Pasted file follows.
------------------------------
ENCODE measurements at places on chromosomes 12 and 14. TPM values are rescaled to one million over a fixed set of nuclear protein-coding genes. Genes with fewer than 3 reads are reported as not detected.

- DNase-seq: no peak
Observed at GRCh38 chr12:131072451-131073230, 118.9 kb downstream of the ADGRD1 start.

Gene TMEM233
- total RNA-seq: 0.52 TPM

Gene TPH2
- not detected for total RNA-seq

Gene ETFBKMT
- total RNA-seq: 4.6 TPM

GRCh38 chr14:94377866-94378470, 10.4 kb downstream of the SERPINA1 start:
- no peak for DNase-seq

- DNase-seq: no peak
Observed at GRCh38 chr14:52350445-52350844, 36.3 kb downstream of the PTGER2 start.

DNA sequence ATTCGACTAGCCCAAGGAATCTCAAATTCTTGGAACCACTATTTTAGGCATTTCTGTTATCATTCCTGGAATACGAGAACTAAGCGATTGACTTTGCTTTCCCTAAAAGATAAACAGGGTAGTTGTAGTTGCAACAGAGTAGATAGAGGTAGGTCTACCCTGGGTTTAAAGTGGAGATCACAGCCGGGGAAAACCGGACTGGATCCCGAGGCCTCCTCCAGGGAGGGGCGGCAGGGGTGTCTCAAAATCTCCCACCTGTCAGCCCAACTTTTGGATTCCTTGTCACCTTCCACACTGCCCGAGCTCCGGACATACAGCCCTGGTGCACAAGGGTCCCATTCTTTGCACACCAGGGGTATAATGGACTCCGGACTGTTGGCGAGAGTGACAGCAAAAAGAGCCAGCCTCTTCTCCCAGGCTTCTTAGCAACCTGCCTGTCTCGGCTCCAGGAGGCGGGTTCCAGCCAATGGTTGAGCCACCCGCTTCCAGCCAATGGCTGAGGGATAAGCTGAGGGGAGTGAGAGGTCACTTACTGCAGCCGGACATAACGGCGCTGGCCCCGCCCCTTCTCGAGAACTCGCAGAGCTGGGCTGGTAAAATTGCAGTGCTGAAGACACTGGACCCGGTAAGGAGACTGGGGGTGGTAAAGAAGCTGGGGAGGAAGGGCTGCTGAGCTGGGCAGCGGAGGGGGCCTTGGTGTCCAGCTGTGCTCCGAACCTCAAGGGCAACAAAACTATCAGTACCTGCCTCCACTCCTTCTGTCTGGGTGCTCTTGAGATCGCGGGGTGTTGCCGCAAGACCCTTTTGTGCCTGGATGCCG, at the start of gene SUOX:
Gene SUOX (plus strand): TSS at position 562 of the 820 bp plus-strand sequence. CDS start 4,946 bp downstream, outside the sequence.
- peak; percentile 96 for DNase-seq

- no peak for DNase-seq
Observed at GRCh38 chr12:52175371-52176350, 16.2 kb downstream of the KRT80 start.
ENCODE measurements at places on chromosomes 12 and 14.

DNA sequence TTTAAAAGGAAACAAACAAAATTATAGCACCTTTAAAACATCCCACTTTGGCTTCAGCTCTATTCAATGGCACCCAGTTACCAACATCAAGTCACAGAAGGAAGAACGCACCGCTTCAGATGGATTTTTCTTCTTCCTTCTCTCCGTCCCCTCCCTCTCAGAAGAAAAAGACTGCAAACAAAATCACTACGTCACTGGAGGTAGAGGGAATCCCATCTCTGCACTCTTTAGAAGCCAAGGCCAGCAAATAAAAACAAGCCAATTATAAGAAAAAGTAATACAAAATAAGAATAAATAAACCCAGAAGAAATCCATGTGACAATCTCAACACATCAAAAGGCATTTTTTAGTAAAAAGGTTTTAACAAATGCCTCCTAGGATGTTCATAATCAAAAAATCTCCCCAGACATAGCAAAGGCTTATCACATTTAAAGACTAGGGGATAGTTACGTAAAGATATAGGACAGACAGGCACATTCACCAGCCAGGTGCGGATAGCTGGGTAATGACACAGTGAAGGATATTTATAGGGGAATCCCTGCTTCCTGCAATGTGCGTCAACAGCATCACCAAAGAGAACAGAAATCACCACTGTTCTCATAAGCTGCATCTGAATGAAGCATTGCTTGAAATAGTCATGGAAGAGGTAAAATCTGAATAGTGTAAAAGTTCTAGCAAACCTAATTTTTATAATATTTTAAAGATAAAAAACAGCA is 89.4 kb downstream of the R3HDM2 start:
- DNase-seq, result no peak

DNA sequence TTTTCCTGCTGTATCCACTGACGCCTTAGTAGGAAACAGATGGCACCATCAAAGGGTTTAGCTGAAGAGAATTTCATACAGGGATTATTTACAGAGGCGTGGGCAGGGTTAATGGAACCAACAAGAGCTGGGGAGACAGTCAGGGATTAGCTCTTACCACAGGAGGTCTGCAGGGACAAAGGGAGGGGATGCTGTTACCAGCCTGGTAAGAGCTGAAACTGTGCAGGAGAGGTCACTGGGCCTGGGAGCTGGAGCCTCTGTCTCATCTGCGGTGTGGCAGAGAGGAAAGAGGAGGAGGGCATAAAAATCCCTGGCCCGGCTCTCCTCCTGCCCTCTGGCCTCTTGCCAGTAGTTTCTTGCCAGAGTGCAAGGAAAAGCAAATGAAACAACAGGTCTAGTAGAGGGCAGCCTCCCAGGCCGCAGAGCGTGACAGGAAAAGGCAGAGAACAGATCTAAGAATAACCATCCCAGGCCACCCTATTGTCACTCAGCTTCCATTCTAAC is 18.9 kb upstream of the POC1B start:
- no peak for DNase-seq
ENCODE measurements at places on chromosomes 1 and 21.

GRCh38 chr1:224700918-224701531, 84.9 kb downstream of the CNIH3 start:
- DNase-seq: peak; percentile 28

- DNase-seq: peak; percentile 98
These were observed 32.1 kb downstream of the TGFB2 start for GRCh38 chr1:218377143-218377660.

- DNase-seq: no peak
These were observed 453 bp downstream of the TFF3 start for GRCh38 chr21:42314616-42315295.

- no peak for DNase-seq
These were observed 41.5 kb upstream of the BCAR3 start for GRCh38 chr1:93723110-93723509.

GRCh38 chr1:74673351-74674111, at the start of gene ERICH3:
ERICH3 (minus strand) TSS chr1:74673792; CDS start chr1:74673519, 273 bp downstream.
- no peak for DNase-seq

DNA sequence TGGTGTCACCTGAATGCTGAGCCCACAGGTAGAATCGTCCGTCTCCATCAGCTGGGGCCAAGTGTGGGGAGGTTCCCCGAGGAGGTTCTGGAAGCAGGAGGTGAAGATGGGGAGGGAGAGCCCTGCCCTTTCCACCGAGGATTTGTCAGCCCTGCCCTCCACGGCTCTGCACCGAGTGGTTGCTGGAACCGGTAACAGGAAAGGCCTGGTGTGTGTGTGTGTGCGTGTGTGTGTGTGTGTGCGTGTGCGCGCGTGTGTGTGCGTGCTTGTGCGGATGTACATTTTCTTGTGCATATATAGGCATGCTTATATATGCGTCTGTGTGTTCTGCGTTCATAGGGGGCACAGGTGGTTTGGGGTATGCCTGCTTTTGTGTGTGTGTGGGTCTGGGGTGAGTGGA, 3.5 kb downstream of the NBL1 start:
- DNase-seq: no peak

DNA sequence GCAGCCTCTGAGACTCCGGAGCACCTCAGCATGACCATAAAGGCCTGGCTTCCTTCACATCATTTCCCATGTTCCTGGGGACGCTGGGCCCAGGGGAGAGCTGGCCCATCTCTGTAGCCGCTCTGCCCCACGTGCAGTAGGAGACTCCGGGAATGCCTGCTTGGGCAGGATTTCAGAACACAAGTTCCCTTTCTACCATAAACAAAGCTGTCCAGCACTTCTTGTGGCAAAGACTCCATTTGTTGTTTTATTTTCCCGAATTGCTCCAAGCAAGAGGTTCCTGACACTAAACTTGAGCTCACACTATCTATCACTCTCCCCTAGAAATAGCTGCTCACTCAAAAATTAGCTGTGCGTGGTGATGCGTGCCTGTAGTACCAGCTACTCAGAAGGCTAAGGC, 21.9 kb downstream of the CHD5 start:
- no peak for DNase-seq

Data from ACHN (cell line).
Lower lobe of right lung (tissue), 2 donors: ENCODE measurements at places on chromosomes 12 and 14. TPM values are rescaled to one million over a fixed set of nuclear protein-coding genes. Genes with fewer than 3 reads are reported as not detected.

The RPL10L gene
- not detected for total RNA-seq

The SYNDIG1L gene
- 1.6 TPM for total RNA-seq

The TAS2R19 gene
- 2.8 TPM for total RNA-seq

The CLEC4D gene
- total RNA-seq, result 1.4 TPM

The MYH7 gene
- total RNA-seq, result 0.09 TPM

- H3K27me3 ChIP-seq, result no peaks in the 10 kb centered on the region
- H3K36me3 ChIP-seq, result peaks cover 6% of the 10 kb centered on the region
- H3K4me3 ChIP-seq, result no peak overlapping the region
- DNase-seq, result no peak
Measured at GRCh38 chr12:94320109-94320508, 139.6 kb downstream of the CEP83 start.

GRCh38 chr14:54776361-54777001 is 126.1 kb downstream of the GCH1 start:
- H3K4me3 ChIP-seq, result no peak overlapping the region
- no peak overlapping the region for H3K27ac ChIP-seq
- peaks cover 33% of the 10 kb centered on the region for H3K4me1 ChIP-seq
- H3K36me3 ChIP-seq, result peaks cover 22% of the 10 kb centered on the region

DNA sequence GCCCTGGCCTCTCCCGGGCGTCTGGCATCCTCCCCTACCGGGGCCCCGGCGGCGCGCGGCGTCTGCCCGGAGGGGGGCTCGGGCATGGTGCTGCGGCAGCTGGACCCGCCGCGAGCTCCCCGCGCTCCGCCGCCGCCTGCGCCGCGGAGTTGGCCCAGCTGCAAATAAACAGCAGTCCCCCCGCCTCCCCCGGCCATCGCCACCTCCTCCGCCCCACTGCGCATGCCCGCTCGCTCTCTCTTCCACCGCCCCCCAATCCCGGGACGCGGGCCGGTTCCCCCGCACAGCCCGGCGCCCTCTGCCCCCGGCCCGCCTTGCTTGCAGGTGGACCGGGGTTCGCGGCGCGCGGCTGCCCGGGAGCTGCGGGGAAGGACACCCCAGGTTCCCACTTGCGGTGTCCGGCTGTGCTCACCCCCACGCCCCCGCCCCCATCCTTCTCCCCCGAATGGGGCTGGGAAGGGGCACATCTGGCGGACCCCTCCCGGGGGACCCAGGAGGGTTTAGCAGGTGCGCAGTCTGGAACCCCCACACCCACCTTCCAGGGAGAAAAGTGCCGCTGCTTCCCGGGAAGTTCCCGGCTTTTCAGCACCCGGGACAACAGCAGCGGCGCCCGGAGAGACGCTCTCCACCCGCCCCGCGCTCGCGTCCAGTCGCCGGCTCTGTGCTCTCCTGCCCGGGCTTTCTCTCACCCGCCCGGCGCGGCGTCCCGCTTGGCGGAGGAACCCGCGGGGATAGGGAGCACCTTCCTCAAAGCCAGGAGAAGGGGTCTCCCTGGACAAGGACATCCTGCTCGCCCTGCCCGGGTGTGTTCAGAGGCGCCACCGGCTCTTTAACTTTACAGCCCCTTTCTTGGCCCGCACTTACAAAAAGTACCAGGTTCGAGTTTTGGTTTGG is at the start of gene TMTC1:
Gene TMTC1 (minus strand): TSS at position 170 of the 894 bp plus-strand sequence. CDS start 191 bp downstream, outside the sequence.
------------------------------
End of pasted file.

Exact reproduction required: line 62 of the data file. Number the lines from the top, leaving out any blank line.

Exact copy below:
DNA sequence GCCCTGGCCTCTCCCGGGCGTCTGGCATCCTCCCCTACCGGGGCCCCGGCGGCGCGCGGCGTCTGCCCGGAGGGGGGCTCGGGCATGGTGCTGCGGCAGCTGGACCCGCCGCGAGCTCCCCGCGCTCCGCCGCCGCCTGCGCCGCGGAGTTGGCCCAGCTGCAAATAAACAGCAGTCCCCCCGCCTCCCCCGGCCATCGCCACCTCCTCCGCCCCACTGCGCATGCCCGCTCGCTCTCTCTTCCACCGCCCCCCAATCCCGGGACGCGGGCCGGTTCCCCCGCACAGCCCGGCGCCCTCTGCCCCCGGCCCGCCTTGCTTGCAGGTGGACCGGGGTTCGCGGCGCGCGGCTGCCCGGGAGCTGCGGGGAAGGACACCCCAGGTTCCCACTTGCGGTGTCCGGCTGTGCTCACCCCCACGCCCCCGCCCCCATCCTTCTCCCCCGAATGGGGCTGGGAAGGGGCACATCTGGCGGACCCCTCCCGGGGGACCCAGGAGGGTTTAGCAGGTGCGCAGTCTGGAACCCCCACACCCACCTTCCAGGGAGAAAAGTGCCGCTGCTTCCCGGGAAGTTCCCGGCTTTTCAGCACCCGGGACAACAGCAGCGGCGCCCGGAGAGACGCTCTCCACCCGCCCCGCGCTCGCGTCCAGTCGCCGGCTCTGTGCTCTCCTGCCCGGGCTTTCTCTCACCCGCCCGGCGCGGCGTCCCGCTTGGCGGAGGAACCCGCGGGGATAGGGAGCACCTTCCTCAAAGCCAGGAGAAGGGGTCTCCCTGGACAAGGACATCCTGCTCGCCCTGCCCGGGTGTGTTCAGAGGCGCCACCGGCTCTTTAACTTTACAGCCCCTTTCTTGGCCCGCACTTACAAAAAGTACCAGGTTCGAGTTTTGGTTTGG is at the start of gene TMTC1: